Al Davis, a pioneer in the fledgling American Football League in the 1960s and the longtime -- and oftentimes controversial -- owner of the Oakland Raiders, has passed away at the age of 82.
Davis's death was announced on Saturday morning on the Raiders' website, and details are given in this story via Fox Sports.
After three years with the Los Angeles Chargers of the AFL, Davis joined the Raiders in 1963 as general manager-head coach, and compiled a record of 23-16-3 on the sidelines, then became commissioner of the AFL in 1966.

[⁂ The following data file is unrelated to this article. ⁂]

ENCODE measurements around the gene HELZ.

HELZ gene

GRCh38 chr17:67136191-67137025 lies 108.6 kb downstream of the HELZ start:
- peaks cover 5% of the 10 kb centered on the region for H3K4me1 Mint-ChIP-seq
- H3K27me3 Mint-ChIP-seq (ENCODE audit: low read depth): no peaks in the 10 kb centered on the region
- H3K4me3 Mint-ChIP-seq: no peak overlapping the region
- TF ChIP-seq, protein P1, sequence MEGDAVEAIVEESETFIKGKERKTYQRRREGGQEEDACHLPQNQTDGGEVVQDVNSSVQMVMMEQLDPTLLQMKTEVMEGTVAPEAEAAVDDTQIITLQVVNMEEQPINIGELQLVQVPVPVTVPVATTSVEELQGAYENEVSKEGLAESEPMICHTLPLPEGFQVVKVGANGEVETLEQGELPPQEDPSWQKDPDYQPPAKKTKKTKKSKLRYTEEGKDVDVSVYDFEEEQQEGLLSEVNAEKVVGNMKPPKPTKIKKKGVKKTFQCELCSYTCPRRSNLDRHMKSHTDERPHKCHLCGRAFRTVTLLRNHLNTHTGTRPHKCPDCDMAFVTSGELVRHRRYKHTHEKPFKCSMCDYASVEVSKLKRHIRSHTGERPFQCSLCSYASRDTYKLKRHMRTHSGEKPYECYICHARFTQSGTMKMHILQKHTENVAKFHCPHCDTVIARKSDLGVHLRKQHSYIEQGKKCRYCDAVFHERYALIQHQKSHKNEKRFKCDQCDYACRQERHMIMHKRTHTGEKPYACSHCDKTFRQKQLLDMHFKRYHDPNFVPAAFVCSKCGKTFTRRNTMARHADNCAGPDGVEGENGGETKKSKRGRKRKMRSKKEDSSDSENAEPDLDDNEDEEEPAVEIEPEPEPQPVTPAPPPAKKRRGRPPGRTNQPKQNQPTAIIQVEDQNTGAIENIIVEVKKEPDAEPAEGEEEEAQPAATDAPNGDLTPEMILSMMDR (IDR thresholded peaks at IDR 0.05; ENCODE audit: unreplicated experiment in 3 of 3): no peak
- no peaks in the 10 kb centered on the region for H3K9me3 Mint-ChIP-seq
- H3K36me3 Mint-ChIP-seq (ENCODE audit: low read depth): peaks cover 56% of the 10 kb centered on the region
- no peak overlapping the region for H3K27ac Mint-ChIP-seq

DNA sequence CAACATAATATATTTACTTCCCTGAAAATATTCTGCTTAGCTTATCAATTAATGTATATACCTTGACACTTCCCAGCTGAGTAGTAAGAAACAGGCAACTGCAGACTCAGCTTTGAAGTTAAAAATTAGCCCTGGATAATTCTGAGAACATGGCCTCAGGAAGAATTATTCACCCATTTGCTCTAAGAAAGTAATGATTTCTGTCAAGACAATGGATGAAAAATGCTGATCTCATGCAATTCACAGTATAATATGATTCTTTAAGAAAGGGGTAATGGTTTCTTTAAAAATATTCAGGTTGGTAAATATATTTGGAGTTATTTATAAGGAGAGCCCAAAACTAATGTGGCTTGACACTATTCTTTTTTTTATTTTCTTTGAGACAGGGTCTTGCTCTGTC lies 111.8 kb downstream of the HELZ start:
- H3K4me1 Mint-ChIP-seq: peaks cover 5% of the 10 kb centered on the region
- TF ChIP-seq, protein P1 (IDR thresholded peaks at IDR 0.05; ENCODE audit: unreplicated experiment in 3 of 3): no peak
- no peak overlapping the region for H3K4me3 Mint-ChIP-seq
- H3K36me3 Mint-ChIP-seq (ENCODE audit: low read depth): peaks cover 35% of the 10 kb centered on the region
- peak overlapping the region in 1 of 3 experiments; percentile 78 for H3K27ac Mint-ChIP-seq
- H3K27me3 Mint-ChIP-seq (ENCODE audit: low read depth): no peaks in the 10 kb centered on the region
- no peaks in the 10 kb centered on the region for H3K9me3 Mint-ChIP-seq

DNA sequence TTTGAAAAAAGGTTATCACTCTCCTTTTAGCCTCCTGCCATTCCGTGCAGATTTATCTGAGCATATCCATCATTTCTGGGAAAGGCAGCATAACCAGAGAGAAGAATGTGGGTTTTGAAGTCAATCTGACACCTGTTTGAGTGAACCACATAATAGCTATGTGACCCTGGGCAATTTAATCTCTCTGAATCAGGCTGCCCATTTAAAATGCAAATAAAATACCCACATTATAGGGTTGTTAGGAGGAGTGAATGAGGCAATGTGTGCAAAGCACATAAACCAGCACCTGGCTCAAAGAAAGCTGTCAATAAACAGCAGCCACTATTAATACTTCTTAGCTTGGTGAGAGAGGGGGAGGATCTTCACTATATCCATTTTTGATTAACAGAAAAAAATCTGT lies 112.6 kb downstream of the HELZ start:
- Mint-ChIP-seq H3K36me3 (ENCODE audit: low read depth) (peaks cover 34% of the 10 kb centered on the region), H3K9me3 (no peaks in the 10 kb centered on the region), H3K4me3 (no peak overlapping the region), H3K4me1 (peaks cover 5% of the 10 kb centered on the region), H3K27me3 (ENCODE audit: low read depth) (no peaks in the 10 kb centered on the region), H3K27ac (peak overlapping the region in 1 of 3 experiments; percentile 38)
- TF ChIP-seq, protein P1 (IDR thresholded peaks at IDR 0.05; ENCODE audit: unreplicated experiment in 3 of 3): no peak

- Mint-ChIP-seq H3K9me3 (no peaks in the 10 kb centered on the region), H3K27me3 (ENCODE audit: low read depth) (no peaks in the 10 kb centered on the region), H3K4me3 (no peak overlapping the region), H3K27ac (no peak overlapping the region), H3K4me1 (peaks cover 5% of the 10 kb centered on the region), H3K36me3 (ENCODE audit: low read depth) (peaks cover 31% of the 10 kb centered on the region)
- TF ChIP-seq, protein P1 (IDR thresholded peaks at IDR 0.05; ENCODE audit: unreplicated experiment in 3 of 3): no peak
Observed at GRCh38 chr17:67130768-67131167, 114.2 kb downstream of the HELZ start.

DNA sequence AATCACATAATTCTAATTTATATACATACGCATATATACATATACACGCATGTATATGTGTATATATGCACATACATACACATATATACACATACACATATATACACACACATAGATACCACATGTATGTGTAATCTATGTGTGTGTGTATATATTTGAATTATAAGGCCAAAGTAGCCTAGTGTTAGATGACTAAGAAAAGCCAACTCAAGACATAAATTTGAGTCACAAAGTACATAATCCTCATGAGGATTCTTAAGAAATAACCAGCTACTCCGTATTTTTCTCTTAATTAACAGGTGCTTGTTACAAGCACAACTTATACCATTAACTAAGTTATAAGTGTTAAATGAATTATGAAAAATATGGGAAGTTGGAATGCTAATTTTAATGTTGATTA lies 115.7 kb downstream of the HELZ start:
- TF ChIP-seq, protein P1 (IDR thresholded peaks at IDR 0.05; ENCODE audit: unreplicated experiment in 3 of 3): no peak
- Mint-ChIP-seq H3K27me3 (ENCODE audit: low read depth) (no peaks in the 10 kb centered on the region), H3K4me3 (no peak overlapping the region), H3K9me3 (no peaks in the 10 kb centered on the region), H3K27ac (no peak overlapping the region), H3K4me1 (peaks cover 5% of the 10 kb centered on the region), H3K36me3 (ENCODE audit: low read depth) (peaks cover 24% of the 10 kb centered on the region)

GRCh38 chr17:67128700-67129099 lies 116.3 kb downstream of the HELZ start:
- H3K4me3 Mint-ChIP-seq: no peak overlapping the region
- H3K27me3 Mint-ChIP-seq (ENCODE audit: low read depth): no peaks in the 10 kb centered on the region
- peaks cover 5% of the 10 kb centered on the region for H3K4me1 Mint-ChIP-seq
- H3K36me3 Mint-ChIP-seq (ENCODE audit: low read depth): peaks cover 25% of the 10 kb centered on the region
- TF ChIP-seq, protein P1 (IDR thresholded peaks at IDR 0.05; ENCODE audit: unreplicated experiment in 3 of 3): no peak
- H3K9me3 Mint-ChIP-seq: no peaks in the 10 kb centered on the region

It was Davis's vigorous pursuit of NFL stars that began talks of a merger between the two leagues, although Davis himself opposed the idea. That merger, of course, became a reality in 1970, and the Browns were one of three teams (the Colts and the Steelers were the others) that joined the brand-new American Conference to bring balance to the NFL's new lineup.
A true pioneer and also a true rogue at times, but someone who will be missed.
Rest in peace, Mr. Davis.